The volume under review consists of three essays by John Carey, all of which, as the title suggests, deal with the imagined relationship between magic and the physical arts, especially blacksmithing, in medieval Ireland. Carey's main sources for these studies are written texts: charms, prayers, and narrative accounts of magical practices, real or imagined. The former categories include some of the oldest and linguistically most difficult texts in early Irish, these studies are therefore likely to be of interest not only to scholars interested in magic and belief, but also to linguists specialising in Old Irish. The three keywords "Magic," "Metallurgy," and "Imagination" serve as a convenient outline for the three studies in this volume: the first focuses on a number of charm texts, the second on the figure of the blacksmith across a range of sources, and the third on later medieval attempts to imagine the pre-Christian past.
The first chapter, "Magical Texts in Medieval Ireland," is the written form of a lecture given at Maynooth in 1999 as part of the thirtieth session of the conference Léachtaí Cholm Cille. It was first published in Irish (translated by the late Pádraig Ó Fiannachta) as "Téacsanna draíochta in Éirinn sa Mheánaois Luath" in 2000, and later translated into Russian by Nina Chekhonadskoy in 2008 as "Магические тексты в раннесредневековой Ирландии." This volume represents the first time that the original English text of the lecture was published. As Carey notes in the introduction (x), other than adding the occasional cross-reference to later scholarship in the footnotes, he has decided to publish this text as it appeared in 1999 rather than revising it for new publication. This chapter will, therefore, mainly be of interest to scholars who do not read modern Irish or Russian, as well as those whose libraries do not provide easy access to the proceedings of Léachtaí Cholm Cille.
The "magical texts" in question are six early Irish charms. Four of these are preserved in ninth-century continental manuscripts: the three Irish charms in Sankt Gallen, Stiftsbibliothek Codex 1395, and a charm in Codex Sancti Pauli, formerly held at the monastic library at Reichenau. The remaining two are preserved in much later manuscripts, but are dated by Carey to the eight or ninth century on linguistic and external grounds: a charm preserved in the early 15th century Leabhar Breac, and the composition known as Núall Fir Ḟio "Fer Fio's cry," preserved in a Middle Irish treatise on poetry. Carey notes the relative lack of scholarly attention that has been paid to medieval Irish charms, both by specialists of early Irish as well as by scholars of magic and belief (2-4). Unfortunately, this statement mostly holds true twenty years later: for example, in the 2019 Routledge History of Medieval Magic, these charms are briefly mentioned in Mark William's chapter "Magic in Celtic Lands" but, with the exception of Alejandro García Avilés' remarks on the Sheela-na-gig, none of the other contributors even mention Ireland.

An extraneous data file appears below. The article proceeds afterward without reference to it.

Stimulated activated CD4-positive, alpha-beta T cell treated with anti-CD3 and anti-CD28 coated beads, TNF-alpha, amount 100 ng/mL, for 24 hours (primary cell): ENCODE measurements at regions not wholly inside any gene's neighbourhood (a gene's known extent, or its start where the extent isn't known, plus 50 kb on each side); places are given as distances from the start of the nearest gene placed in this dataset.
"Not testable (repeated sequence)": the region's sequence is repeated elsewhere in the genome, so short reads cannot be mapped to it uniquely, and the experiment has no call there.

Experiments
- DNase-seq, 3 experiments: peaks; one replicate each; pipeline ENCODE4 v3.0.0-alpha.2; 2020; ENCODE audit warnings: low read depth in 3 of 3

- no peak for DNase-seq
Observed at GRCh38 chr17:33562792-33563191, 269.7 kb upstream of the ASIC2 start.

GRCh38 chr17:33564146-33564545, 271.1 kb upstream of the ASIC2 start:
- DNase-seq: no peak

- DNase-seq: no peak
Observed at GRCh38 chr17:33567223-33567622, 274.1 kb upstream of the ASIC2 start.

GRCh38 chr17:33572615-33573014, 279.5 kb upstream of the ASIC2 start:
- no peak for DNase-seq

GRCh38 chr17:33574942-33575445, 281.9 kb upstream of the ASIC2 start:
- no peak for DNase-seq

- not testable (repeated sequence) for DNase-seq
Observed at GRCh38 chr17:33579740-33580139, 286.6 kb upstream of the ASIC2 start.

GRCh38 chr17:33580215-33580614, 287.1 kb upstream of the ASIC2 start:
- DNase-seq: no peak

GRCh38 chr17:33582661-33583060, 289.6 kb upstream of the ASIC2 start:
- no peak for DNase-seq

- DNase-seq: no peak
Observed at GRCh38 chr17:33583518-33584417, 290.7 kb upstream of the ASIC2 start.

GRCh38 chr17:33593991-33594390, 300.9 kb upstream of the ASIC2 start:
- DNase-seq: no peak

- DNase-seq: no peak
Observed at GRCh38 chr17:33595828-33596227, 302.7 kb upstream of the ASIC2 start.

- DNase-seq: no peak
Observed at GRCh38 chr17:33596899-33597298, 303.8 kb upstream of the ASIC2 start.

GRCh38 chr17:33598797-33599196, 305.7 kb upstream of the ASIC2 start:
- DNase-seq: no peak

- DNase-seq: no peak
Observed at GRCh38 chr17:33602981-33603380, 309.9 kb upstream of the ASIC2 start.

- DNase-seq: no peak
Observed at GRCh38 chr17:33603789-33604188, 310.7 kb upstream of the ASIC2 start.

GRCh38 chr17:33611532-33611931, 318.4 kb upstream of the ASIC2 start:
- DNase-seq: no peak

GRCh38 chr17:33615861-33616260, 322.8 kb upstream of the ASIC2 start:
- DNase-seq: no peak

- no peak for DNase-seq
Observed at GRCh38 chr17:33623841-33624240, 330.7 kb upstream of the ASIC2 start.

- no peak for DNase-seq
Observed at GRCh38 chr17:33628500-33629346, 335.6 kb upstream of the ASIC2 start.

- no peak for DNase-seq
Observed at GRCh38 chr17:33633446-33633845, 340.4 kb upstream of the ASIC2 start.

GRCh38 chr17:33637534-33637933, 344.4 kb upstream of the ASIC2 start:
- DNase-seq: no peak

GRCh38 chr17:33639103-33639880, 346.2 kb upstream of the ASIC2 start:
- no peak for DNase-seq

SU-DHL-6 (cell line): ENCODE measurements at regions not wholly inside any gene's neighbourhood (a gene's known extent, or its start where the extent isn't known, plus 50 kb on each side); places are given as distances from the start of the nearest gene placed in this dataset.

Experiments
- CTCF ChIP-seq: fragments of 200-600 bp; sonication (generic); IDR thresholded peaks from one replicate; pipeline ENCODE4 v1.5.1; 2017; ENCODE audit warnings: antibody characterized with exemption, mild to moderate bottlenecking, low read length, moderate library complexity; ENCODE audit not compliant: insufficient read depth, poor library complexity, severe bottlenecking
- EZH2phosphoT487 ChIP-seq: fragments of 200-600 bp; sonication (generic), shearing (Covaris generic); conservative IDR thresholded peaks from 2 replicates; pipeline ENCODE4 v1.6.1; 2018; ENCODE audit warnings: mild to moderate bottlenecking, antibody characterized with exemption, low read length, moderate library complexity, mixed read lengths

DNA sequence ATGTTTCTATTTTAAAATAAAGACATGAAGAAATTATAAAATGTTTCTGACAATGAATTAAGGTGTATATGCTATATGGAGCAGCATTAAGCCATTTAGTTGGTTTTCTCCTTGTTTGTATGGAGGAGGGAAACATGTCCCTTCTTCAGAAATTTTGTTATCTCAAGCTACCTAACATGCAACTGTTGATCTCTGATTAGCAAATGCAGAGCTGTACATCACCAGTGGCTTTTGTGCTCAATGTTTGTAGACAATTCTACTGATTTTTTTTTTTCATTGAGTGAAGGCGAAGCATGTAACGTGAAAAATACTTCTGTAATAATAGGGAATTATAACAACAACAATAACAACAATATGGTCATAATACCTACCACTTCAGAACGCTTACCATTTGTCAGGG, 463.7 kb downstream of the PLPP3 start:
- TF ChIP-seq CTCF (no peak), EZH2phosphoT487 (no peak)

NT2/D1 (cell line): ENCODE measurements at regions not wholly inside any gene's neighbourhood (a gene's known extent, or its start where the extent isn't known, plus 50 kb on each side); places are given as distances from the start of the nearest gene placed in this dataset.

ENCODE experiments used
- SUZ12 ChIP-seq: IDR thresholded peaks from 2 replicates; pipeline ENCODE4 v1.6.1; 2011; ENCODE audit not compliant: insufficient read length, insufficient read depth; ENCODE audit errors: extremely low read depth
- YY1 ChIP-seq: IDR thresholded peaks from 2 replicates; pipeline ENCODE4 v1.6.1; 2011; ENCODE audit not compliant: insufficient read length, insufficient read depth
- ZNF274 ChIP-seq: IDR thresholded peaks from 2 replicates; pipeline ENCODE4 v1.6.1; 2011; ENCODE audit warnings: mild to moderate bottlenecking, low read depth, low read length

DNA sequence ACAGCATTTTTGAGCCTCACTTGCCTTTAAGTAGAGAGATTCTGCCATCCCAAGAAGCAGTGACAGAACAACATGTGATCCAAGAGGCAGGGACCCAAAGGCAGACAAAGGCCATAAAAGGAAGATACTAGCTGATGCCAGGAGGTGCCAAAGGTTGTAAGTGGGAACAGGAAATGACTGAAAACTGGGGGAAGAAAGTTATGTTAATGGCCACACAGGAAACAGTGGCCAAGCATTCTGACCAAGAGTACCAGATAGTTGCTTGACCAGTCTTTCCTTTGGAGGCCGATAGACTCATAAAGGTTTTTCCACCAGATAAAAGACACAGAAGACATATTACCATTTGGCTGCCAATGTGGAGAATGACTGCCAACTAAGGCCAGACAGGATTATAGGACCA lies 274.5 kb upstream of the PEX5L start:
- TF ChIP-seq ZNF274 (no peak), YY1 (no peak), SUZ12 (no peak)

All of the charms discussed in this chapter contain invocation of members of the Túatha Dé, commonly understood to be pre-Christian deities, or of other beings whose invocation seems at odds with conventional Christian piety, such as the énlaithi admai ibdach "skillful bird-flocks of witches" mentioned in the second Sankt Gallen charm. Far from being vestiges of paganism surviving among the less educated classes with the least exposure to Christianity, however, the manuscript contexts of these charms indicate that they were copied, and most likely used, by people deeply familiar with the intellectual tradition of Latin Christianity. Such "pagan" charms, rather, formed part of the cultural inheritance of medieval Irish literati, both at home and on the continent. Some of these charms also feature more conventional Christian invocations of God and various saints, or appear alongside more explicitly Christian material, as in the case of the Sankt Gallen manuscript where the charms are written on the same leaf of parchment as a portrait of Saint Matthew. As Carey notes, this juxtaposition raises several interesting questions for our understanding of early Christian Ireland and its relationship with its pre-Christian past, as well as the history of magic in early medieval Europe in general. The chapter contains an appendix in which Carey provides the texts to all of these charms, except for Núall Fir Ḟio, along with attempts at translation and textual notes. While the present reviewer disagrees with the author on some points of interpretation, these translations are a welcome contribution, especially as some of these texts have not been translated since the publication of the second volume of John Strachan and Whitley Stokes' Thesaurus Palaeo-hibernicus in 1903.
The publication history of the remaining chapters is less complicated. The second, "The Spells of Blacksmiths, and Related Matters," was first presented as a keynote lecture to introduce the second symposium on "Charms and Magic in Medieval and Modern Ireland" held at Maynooth University in 2014. Carey discusses the association between blacksmiths and magic, both protective and harmful, across a wide range of early Irish texts, ranging from prayers and charms (including some discussed in the previous chapter), to legal texts and commentary, to narrative accounts of magical practices. He notes that, although many of these narrative passages may not have directly reflect ritual practice, they reflect a shared ideology, and calls brief attention to similar ideological clusters of smithcraft, magic, and fertility across a range of cultures. The magic of smiths in Irish sources is also specifically connected with druidry and Goibniu, the smith of the Túatha Dé. Carey proposes that blacksmiths, like other professional classes, maintained their own "trade secrets" throughout the middle ages, and that such secrets included magical practices and lore connected with Goibniu and other pre-Christian tutelary deities.